Objective: Our study describes factors associated with enterococcal bloodstream infections in children cared for at the A. I. duPont Hospital for Children from 2004-2008.
Methods: A retrospective descriptive study was performed using the electronic medical record of children cared for at the A. I. duPont Hospital for Children from 2004-2008. Children identified as having had an enterococcal bloodstream infection constituted the cohort we employed. Patients from whom the same enterococcus species was recovered on multiple consecutive days were counted once for study purposes. Clinical data analyzed included antibiotic usage less than or equal to 2 weeks prior to the date of positive culture, source of blood culture (central line or peripheral venous line), organism speciation and antimicrobial susceptibility, 30-day crude mortality and community or nosocomial acquired infection (greater than or equal to 48 hours after admission). Demographic data were collected and analyzed.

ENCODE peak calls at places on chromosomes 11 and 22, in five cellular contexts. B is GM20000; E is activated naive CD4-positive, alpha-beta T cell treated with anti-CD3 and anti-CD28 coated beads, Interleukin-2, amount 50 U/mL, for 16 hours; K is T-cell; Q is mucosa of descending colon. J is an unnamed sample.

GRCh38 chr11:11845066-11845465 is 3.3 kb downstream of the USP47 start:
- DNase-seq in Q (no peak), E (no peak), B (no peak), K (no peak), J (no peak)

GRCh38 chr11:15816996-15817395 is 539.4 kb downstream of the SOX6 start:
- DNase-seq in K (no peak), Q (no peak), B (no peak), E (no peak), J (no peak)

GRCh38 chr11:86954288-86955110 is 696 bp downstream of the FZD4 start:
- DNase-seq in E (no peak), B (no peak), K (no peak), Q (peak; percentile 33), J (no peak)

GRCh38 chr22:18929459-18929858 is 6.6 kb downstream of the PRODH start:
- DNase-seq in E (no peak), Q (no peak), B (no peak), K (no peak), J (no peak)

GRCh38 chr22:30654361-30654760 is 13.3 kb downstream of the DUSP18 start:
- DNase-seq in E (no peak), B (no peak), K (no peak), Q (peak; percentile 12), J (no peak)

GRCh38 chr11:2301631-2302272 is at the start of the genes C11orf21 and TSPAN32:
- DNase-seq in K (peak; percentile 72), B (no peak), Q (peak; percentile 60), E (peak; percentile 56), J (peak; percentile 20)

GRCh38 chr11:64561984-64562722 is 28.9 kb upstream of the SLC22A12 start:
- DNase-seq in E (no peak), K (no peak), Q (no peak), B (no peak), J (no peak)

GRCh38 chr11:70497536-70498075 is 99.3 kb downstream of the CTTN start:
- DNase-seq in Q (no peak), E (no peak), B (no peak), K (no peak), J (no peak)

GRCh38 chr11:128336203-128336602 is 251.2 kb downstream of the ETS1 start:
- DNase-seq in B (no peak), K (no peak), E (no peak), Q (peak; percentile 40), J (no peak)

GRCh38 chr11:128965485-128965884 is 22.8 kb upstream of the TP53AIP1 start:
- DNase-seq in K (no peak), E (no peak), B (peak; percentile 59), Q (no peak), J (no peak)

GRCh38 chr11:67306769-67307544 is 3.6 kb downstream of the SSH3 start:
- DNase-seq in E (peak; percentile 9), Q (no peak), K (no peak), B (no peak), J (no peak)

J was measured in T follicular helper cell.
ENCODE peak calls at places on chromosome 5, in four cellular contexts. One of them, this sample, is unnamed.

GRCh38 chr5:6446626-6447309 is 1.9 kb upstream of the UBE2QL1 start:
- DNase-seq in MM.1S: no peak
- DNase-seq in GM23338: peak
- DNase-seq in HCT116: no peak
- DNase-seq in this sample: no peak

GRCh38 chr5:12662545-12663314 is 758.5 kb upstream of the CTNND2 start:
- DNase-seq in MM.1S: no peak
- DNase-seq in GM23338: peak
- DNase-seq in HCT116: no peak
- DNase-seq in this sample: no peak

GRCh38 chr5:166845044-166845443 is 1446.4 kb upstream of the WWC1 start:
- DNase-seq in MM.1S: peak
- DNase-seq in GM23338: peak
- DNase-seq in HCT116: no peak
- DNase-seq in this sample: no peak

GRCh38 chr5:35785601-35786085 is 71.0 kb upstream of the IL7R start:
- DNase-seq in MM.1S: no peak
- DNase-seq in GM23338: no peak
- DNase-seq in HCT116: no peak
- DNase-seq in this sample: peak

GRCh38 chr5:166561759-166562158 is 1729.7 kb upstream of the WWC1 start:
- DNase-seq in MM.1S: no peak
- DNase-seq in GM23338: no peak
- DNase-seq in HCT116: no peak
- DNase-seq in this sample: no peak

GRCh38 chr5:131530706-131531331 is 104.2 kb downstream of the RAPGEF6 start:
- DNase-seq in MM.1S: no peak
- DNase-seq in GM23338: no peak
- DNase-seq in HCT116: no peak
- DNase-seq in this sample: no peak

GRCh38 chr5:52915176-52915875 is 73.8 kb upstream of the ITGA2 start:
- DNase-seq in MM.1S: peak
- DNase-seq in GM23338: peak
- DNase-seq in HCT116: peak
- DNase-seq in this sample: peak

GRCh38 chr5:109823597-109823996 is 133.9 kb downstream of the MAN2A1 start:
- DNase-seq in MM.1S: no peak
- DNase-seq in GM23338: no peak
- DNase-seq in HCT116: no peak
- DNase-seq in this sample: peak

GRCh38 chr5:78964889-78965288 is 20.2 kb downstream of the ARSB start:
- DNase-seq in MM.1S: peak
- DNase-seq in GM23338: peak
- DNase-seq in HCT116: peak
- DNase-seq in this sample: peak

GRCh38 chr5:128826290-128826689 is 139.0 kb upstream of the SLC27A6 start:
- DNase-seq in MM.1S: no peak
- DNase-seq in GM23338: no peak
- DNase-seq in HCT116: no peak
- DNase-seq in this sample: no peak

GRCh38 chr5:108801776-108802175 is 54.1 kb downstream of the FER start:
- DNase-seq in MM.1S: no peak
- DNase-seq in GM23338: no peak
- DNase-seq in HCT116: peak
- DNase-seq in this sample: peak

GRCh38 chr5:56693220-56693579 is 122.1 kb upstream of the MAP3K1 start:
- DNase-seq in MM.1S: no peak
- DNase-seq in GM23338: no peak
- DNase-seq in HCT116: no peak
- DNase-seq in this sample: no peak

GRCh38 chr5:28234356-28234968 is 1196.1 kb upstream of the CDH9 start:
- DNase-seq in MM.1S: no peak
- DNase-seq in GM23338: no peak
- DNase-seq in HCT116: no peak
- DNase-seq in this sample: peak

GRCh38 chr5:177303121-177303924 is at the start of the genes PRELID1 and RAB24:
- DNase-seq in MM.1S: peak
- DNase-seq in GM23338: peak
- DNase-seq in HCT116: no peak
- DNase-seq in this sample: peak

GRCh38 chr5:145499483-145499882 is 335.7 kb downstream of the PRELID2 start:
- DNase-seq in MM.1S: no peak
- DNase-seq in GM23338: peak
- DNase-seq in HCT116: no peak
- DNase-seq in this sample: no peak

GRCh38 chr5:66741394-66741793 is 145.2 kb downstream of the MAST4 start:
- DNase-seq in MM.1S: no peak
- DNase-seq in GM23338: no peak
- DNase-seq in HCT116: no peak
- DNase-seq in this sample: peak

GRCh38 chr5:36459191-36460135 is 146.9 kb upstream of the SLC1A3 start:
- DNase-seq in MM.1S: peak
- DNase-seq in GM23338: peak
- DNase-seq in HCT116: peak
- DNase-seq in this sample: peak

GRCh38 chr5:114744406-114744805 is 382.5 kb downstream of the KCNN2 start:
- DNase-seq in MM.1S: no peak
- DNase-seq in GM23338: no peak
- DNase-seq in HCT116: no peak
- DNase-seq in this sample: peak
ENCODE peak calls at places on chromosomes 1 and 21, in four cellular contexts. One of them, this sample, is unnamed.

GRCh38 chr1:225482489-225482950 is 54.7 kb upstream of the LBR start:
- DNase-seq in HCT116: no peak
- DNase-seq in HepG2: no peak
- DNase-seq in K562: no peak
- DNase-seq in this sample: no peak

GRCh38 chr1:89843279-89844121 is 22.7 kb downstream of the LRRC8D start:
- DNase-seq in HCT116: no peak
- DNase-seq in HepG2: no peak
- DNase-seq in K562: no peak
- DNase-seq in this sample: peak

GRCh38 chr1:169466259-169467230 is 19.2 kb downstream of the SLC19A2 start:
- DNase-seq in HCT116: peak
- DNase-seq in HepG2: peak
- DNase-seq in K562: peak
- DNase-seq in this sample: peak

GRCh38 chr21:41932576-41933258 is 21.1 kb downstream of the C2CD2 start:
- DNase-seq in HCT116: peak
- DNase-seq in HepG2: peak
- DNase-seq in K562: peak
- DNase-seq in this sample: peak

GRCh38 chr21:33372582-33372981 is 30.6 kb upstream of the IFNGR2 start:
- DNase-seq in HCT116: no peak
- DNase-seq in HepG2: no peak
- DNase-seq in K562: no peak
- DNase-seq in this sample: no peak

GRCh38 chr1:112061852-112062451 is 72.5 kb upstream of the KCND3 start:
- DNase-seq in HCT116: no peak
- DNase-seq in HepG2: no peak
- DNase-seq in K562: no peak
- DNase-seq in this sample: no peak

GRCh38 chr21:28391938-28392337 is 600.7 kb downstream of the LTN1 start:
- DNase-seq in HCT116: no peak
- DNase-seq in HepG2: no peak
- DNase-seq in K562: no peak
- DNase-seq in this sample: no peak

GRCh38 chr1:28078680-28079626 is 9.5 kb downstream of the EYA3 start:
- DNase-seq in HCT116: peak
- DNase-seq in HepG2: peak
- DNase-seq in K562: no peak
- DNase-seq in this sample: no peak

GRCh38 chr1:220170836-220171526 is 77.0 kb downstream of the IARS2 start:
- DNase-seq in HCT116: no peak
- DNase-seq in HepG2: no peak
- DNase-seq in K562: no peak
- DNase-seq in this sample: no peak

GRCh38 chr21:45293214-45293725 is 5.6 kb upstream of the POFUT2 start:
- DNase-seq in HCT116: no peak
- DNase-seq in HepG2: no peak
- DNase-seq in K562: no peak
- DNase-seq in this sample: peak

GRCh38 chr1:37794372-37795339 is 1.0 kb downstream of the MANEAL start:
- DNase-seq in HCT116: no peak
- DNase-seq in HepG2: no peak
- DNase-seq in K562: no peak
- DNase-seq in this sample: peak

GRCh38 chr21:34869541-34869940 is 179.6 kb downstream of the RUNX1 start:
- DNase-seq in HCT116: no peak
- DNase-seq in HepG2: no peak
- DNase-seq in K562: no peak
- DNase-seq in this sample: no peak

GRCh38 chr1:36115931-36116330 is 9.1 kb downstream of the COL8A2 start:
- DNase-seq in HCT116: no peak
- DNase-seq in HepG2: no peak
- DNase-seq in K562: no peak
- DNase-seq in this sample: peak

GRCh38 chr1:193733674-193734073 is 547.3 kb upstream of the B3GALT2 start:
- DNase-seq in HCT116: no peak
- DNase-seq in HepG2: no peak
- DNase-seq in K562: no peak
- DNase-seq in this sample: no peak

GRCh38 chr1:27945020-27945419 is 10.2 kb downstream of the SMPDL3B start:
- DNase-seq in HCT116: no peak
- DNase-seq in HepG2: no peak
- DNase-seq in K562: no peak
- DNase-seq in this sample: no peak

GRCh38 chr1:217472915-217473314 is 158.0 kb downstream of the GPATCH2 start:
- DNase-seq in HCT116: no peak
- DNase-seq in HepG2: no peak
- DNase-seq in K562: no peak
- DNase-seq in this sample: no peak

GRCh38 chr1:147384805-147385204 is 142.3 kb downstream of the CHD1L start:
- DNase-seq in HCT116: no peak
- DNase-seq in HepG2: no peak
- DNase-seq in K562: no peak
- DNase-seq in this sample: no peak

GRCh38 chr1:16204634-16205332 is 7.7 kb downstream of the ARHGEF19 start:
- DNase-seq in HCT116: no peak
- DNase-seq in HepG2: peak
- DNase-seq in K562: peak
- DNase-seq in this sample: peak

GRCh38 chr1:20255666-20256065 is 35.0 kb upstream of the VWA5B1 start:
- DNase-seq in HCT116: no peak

Results: 133 unique patients yielding 373 blood isolates were reviewed (128 central lines and 5 peripheral). There were 68 males and 65 females. Mean age was 4.7 years (median 2.3 years, range 8 days to 20 years). There were 4 neonates (0-28 days), with 3 E. faecalis and 1 E. faecium. Speciation of organisms isolated revealed E. faecalis (n=94, 71%), E. faecium (n=32, 24%), E. gallinarum (n=3, 2.2%) and other species (n=4, 3%). Nosocomial infection accounted for 57% of the cases. 56% of the patients had prior cephalosporin exposure. 12 patients accounted for 15 VRE isolates. There were 4 E. gallinarum, all of which were intermediate to vancomycin. 30-day crude mortality rate was 12%, all in the non-neonatal group.
Conclusions: Enterococci are significant causes of bloodstream infections in children. As has been shown in previous studies, the majority of the bacteremias in our study were nosocomial. Reinforcing strict infection control practices may play a role in decreasing enterococcal bloodstream infections. The majority of the isolates were obtained from central lines. Greater than half of the study patients had prior exposure ot cephalosporins. Prudent antimicrobial usage may decrease the incidence of this infection. The rate of VRE bacteremia, 11%, reported in our study presents a real therapeutic challenge. Although our 30-day crude mortality rate is lower than that reported in adult studies, it nevertheless reinforces the severity of this infection in children.